OPINION How to build the perfect team and get your culture right - Andrew Thornton

In previous articles, we’ve looked at purpose – individual and organisational. Job done? Sadly not – this is just a starting point. No matter how brilliant your purpose statement is, it’s never going to be specific enough to guide everyone day to day.

Every organisation has a culture and it’s either consciously stated or exists unconsciously. This is something I wish I’d known years ago. I think it’s the single-most-important aspect of what defines how a company behaves in the world.

When I took over my stores, they shared the Budgens culture, which was very much ‘command and control’ – policing, issuing instructions, the centre knows best and so on.

OPINION: How to create a safe environment for your staff to thrive in – Andrew Thornton

It was a fear-based culture, as is common with so many retailers, in which you do what the centre says, because that’s where the power lies.

On top of that, each store had its own unique culture. This was probably because the Budgens culture hadn’t been consciously stated or consistent over time, and both stores had long-standing managers who imprinted their own interpretation of the Budgens way onto their store.

Converting an unconscious culture into a conscious one is a huge job. I’ve learned how to do this the hard way, but that led to frustration and wasted energy.

I wish I’d tackled the issue of culture upfront at Thornton’s Budgens, as Dave Lewis did when he joined Tesco.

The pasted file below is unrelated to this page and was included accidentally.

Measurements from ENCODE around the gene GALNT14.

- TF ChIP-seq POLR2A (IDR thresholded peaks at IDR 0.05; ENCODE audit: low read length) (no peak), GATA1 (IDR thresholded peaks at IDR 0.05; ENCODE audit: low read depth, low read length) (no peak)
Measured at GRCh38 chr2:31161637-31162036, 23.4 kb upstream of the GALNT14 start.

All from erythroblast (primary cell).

OPINION: Authentic purpose is key to sustainable retailing – Andrew Thorton

When I interviewed him for our book, Dave was clear – behaviours lead to culture, and those behaviours are modelled by the leaders. Prior to his time, all the words spoken were about serving customers, but all the behaviours were about the numbers, so the culture became about the numbers.

Indeed, as with the culture, the purpose of the organisation became the numbers. If there isn’t a powerful, stated purpose, unconscious behaviour drives the de facto purpose.

Dave said: “You can’t talk yourself out of something you behaved your way into. The behaviour had to be that no one tries harder for customers; we treat people how they’d like to be treated; and the leaders behave consistently with these values. We got rid of the offices, the executive suite, the hierarchy and the planes.

OPINION: Letting the heart rule your management style – Andrew Thornton

“We exist to serve customers. When people see you do that, they know you’re not just saying it. When people live one life and talk about something else, don’t be surprised when the audience notices the words and music don’t add up.”

How often have you heard people saying one thing and doing another? Does that inspire you to want to follow the talking or the acting? You can also see at work here another part of the purpose process – what needs to go.

To ensure this new culture was embedded, they retrained everyone and said: “If you can’t go home at the end of the day and tell your mother, wife, daughter or sister what you did today and be proud of it, don’t do it.” So, are you ready to tackle your culture?

Thornton’s Budgens culture

Having realised the importance of culture, I worked with the team at Thornton’s Budgens on our manifesto – our one-page summary of how we wanted to show up in the world. It built on our purpose that we are ‘the community supermarket that really cares about people and planet’ with what we called ‘heartsets’ – which we will cover next month – and laid out these and how we would deliver them in a way that could not be misunderstood, and encouraged everyone to be as ‘authentically themselves’ as possible. We got all of the full-time members of the team involved in this process over a three-month period, so we all had full ownership. It is time consuming, but in my view, there won’t be ownership without detailed involvement, and, gradually the culture we were striving for started to appear.

Read more of our expert opinion on the independent retail sector